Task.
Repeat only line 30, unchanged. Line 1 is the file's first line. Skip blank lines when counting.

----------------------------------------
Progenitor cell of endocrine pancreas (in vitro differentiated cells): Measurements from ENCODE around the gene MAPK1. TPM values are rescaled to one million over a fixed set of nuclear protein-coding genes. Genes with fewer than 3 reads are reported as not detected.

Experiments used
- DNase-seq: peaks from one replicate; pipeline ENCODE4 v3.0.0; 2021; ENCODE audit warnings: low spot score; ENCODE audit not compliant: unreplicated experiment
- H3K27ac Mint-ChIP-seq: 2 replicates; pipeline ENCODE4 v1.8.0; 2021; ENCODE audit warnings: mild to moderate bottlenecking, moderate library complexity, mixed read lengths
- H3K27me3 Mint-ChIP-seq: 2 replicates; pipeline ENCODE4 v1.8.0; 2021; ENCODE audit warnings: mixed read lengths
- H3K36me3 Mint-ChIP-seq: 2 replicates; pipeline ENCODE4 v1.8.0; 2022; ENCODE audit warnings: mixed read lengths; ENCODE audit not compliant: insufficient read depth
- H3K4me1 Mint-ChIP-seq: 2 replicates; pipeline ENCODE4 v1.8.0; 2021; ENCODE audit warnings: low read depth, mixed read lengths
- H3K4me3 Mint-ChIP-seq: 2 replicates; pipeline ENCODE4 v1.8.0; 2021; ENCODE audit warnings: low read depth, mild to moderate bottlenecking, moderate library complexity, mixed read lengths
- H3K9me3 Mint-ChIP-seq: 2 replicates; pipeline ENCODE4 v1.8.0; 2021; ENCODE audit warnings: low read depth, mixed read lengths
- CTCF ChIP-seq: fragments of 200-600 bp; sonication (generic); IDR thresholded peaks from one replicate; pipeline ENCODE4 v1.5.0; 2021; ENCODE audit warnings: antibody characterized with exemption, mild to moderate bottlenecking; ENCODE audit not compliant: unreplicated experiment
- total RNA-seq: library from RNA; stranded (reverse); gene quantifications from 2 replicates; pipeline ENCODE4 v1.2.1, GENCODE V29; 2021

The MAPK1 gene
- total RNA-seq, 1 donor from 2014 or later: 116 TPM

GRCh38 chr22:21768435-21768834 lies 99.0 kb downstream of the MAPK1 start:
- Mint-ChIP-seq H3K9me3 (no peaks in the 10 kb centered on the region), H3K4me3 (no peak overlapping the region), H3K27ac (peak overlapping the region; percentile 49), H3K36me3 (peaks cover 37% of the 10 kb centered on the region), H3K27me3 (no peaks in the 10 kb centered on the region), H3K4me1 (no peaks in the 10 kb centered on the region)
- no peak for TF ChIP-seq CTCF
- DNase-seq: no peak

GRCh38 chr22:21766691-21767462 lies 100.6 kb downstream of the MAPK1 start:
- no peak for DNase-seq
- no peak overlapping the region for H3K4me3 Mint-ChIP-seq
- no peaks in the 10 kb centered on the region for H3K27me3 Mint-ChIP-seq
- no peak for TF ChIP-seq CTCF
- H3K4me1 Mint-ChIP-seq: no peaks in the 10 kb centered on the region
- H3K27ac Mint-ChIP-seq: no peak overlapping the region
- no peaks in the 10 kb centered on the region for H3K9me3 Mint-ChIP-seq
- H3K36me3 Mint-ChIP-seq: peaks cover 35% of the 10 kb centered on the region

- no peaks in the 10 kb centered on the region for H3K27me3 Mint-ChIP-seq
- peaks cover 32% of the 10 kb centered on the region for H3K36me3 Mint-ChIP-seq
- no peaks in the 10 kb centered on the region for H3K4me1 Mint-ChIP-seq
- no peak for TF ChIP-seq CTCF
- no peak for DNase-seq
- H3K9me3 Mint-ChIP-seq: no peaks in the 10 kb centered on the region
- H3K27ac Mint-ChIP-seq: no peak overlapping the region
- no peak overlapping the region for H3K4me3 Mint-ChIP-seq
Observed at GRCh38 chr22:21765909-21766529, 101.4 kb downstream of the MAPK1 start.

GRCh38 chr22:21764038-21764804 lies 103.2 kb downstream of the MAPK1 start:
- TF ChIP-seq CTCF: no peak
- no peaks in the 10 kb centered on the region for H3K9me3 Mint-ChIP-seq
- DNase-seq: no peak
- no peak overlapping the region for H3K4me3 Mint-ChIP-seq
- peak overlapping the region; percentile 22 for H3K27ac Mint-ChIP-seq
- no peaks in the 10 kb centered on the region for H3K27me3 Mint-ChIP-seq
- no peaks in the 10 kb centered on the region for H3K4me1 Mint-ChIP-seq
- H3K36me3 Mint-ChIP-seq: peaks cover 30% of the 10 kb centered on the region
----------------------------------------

- no peak for TF ChIP-seq CTCF